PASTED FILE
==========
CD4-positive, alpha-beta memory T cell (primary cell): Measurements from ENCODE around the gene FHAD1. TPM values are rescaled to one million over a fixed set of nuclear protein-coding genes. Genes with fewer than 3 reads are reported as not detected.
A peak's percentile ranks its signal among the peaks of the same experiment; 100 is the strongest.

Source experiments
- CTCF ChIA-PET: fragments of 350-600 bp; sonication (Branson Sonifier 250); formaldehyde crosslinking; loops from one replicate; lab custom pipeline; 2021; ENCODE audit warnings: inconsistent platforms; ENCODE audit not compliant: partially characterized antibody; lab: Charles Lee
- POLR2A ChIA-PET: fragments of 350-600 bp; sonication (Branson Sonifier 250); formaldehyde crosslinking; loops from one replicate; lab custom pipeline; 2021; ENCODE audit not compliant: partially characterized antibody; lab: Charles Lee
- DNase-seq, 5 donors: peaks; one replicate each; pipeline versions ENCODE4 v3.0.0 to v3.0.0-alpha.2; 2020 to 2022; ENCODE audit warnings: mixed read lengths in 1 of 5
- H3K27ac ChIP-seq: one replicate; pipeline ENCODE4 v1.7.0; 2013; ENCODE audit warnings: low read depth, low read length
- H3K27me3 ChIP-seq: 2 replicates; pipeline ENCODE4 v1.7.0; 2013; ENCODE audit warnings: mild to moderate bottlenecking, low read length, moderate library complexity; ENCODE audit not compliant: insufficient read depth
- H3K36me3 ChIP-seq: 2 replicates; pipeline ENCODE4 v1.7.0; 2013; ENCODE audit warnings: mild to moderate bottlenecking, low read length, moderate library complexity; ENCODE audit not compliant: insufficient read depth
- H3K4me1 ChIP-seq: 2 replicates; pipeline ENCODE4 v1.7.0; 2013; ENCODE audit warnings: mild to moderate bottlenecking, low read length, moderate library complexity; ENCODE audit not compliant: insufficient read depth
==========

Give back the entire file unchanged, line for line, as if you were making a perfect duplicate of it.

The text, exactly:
CD4-positive, alpha-beta memory T cell (primary cell): Measurements from ENCODE around the gene FHAD1. TPM values are rescaled to one million over a fixed set of nuclear protein-coding genes. Genes with fewer than 3 reads are reported as not detected.
A peak's percentile ranks its signal among the peaks of the same experiment; 100 is the strongest.

Source experiments
- CTCF ChIA-PET: fragments of 350-600 bp; sonication (Branson Sonifier 250); formaldehyde crosslinking; loops from one replicate; lab custom pipeline; 2021; ENCODE audit warnings: inconsistent platforms; ENCODE audit not compliant: partially characterized antibody; lab: Charles Lee
- POLR2A ChIA-PET: fragments of 350-600 bp; sonication (Branson Sonifier 250); formaldehyde crosslinking; loops from one replicate; lab custom pipeline; 2021; ENCODE audit not compliant: partially characterized antibody; lab: Charles Lee
- DNase-seq, 5 donors: peaks; one replicate each; pipeline versions ENCODE4 v3.0.0 to v3.0.0-alpha.2; 2020 to 2022; ENCODE audit warnings: mixed read lengths in 1 of 5
- H3K27ac ChIP-seq: one replicate; pipeline ENCODE4 v1.7.0; 2013; ENCODE audit warnings: low read depth, low read length
- H3K27me3 ChIP-seq: 2 replicates; pipeline ENCODE4 v1.7.0; 2013; ENCODE audit warnings: mild to moderate bottlenecking, low read length, moderate library complexity; ENCODE audit not compliant: insufficient read depth
- H3K36me3 ChIP-seq: 2 replicates; pipeline ENCODE4 v1.7.0; 2013; ENCODE audit warnings: mild to moderate bottlenecking, low read length, moderate library complexity; ENCODE audit not compliant: insufficient read depth
- H3K4me1 ChIP-seq: 2 replicates; pipeline ENCODE4 v1.7.0; 2013; ENCODE audit warnings: mild to moderate bottlenecking, low read length, moderate library complexity; ENCODE audit not compliant: insufficient read depth